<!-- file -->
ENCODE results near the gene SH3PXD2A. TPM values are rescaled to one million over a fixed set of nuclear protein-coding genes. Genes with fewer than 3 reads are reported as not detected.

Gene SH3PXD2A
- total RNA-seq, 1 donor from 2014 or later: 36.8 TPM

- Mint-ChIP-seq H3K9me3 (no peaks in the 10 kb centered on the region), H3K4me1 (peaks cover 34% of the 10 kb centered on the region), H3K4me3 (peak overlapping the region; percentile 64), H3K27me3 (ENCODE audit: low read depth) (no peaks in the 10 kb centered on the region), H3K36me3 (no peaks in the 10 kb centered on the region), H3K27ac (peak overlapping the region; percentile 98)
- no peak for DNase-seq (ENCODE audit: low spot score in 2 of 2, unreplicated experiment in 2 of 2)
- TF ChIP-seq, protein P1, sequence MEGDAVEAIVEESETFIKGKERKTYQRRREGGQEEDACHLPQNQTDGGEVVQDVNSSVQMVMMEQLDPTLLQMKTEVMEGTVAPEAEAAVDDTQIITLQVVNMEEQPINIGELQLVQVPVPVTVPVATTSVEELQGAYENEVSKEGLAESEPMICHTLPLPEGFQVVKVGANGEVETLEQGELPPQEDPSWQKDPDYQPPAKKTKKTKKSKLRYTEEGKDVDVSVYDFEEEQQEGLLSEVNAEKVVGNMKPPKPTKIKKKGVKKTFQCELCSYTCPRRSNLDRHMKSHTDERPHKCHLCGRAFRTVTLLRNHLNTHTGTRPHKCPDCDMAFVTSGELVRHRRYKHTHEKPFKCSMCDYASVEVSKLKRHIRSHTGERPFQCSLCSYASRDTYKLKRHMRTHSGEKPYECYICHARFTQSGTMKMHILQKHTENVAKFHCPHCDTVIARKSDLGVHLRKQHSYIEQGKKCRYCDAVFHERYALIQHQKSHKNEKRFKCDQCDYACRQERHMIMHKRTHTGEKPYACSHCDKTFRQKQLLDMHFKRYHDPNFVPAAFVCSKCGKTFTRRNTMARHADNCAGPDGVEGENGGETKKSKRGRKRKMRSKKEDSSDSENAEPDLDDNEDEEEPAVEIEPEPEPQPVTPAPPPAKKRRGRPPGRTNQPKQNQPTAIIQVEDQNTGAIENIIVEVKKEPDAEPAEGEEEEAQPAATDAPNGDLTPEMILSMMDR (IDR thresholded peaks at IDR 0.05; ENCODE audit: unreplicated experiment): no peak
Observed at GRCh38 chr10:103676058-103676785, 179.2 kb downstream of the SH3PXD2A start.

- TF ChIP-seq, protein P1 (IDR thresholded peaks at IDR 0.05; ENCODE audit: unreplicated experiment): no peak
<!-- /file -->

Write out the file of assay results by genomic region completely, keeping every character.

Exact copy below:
ENCODE results near the gene SH3PXD2A. TPM values are rescaled to one million over a fixed set of nuclear protein-coding genes. Genes with fewer than 3 reads are reported as not detected.

Gene SH3PXD2A
- total RNA-seq, 1 donor from 2014 or later: 36.8 TPM

- Mint-ChIP-seq H3K9me3 (no peaks in the 10 kb centered on the region), H3K4me1 (peaks cover 34% of the 10 kb centered on the region), H3K4me3 (peak overlapping the region; percentile 64), H3K27me3 (ENCODE audit: low read depth) (no peaks in the 10 kb centered on the region), H3K36me3 (no peaks in the 10 kb centered on the region), H3K27ac (peak overlapping the region; percentile 98)
- no peak for DNase-seq (ENCODE audit: low spot score in 2 of 2, unreplicated experiment in 2 of 2)
- TF ChIP-seq, protein P1, sequence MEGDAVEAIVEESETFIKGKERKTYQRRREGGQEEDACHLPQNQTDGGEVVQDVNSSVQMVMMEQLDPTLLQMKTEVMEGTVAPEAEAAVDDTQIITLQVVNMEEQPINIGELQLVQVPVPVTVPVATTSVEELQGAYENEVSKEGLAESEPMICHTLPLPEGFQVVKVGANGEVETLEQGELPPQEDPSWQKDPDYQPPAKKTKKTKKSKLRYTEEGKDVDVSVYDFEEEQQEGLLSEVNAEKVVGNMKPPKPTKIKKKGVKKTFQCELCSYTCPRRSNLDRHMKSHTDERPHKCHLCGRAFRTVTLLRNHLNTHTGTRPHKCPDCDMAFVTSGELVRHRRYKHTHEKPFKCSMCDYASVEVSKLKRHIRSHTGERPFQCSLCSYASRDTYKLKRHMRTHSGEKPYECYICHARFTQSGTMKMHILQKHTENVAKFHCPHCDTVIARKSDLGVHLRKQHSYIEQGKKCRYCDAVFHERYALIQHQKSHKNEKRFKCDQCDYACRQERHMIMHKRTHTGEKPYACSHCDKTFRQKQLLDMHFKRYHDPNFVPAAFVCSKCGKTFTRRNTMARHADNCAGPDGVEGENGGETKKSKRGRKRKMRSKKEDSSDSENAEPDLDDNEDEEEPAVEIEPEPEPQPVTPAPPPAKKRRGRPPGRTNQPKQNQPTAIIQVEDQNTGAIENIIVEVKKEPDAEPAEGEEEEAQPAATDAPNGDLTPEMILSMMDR (IDR thresholded peaks at IDR 0.05; ENCODE audit: unreplicated experiment): no peak
Observed at GRCh38 chr10:103676058-103676785, 179.2 kb downstream of the SH3PXD2A start.

- TF ChIP-seq, protein P1 (IDR thresholded peaks at IDR 0.05; ENCODE audit: unreplicated experiment): no peak